Arguably, one of the biggest changes to the rural landscape and family life in the U.S. occurred when electricity was extended through the countryside. The first feasibility studies were conducted in 1923 in Minnesota, where they reached the conclusion that rural electrification was feasible and profitable.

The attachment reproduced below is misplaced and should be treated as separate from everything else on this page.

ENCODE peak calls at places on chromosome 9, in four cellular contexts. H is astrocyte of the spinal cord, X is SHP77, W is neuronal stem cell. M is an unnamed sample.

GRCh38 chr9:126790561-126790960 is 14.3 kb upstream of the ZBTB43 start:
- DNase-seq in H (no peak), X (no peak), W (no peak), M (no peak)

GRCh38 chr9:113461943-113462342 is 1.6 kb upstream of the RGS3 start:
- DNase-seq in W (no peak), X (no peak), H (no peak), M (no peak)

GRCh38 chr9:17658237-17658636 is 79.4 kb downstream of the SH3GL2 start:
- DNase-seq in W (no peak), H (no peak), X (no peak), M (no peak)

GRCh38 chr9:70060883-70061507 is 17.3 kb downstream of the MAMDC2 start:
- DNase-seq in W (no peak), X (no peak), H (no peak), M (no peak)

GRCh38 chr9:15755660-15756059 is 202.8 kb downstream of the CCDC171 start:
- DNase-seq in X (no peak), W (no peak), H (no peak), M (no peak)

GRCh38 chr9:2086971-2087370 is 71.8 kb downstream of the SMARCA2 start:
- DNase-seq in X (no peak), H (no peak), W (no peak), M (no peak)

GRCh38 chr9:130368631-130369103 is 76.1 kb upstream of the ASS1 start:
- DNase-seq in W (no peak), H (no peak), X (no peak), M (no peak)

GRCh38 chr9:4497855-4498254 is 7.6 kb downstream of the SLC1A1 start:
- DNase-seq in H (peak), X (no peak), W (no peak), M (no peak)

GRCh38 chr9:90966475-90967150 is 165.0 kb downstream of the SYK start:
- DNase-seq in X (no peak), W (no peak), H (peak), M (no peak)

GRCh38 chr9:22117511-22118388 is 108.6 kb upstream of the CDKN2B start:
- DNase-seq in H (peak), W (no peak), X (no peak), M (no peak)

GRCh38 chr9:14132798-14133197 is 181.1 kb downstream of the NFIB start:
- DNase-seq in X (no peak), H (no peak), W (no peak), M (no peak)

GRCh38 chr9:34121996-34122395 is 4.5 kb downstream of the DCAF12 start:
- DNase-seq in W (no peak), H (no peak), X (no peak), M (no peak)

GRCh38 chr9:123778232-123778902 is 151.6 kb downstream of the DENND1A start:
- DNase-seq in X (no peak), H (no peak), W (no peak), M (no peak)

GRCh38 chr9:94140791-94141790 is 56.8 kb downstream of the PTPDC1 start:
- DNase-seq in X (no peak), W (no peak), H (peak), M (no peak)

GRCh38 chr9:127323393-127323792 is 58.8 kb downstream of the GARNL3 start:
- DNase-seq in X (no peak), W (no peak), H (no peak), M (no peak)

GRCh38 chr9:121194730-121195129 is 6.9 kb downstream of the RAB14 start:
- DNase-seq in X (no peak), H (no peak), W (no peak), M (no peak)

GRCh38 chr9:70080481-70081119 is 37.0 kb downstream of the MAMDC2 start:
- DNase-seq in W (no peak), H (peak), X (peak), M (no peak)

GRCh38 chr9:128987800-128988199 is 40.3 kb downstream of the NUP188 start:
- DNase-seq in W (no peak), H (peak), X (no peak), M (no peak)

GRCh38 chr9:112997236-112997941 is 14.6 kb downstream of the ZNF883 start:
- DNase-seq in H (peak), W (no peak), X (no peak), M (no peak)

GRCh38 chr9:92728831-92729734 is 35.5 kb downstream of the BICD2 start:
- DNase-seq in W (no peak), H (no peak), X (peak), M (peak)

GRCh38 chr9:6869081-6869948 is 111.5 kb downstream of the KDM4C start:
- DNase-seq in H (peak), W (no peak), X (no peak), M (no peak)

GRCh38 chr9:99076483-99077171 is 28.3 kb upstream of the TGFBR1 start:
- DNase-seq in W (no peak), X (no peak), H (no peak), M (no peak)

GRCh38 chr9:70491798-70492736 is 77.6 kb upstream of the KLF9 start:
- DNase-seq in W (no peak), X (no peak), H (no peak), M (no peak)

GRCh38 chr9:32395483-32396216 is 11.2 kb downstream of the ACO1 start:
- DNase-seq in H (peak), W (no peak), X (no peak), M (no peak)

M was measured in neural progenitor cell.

Despite the positive spin on electrification, things moved slowly. The Great Depression had a devastating effect on the rural economy, and slowed electrification to a crawl. As part of an economic stimulus package, the federal government passed the Rural Electrification Act of 1936, which provided loans to organizations called Rural Electric Membership Cooperatives (REMCs) to spur the growth of electric power.